The Ann Arbor city council’s post-election meeting agenda for Nov. 7, 2013 would be heavy enough without the addition of an item that will almost certainly serve no purpose except political theater.
The council will be considering a resolution that asks the University of Michigan to decommission the $2.8 million digital marquee recently constructed by the university’s athletic department. I don’t think the university is going to give that any thought.
In this unnecessary drama, Christopher Taylor (Ward 3) appears to be playing the role of Don Quixote, with four councilmembers auditioning for the role of Sancho – Marcia Higgins (Ward 4), Margie Teall (Ward 4), Sally Petersen (Ward 2) and Jane Lumm (Ward 2). Those five are co-sponsoring the resolution. [If the council really wants to tilt at windmills, the city could have a literal one soon enough.]
The council’s Nov. 7 resolution cites the city’s own recently enacted sign ordinance, which constrains the deployment of digital technology for outdoor signs. According to the resolution, the marquee inflicts the same harms on the community that the city’s newly amended ordinance sought to prevent. [Petersen and Higgins, however, voted against that ordinance.] Those harms are described in the resolution as “distract[ing] motorists and substantially degrad[ing] the community viewshed…”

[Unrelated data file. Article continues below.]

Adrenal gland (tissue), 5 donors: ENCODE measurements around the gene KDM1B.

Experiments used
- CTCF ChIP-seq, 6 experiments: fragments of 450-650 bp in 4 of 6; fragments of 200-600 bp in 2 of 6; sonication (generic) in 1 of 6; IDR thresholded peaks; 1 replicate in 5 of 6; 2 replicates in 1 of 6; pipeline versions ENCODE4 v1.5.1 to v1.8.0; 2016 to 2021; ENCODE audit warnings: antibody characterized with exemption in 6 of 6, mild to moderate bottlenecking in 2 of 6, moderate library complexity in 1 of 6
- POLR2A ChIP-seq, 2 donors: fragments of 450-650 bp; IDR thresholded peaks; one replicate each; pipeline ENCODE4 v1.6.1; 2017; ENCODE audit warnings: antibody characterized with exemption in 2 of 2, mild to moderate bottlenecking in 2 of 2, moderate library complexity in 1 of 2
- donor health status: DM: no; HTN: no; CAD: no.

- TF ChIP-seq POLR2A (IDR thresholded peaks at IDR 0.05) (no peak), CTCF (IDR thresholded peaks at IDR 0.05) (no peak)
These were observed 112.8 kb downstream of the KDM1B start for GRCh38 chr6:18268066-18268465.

As the text of the council’s Nov. 7 resolution itself concedes, the University of Michigan is “without any obligation to comply with the ordinances of the city of Ann Arbor” – so the fact that the UM’s marquee rather flagrantly flouts the city council’s sign ordinance is of no consequence.
What is semantically bizarre about the text of the resolution is its contention that by turning the marquee off, or by limiting its use, the Ann Arbor community would be delivered a “material benefit.” If the council’s position really is that the marquee is doing harm, then by no rational standard should the mere mitigation of that perceived harm be labeled a “benefit,” much less a material one.
By way of analogy, if a chemical company is dumping toxic sludge onto my property and jeopardizing my health, then it’s not really a “benefit” to me if the company were to stop doing that. But it could be considered a benefit if the company allowed me to take my own personal toxic sludge and add it to the company’s pile, which the company then removed from my property.
If the city councilmembers who crafted the resolution had taken the phrase “material benefit” seriously, it might have given them pause to ask: Hey, could city residents derive some actual benefit from this situation? And that might have led them to reflect on the reason the UM athletic department wanted to construct this marquee. I think it’s an attempt to meet a communications challenge.
And guess what: The city of Ann Arbor has its own communication challenges. Can you see where this is headed? Or are you too distracted by the constantly changing display in the dumb little animated .gif at the top of this column?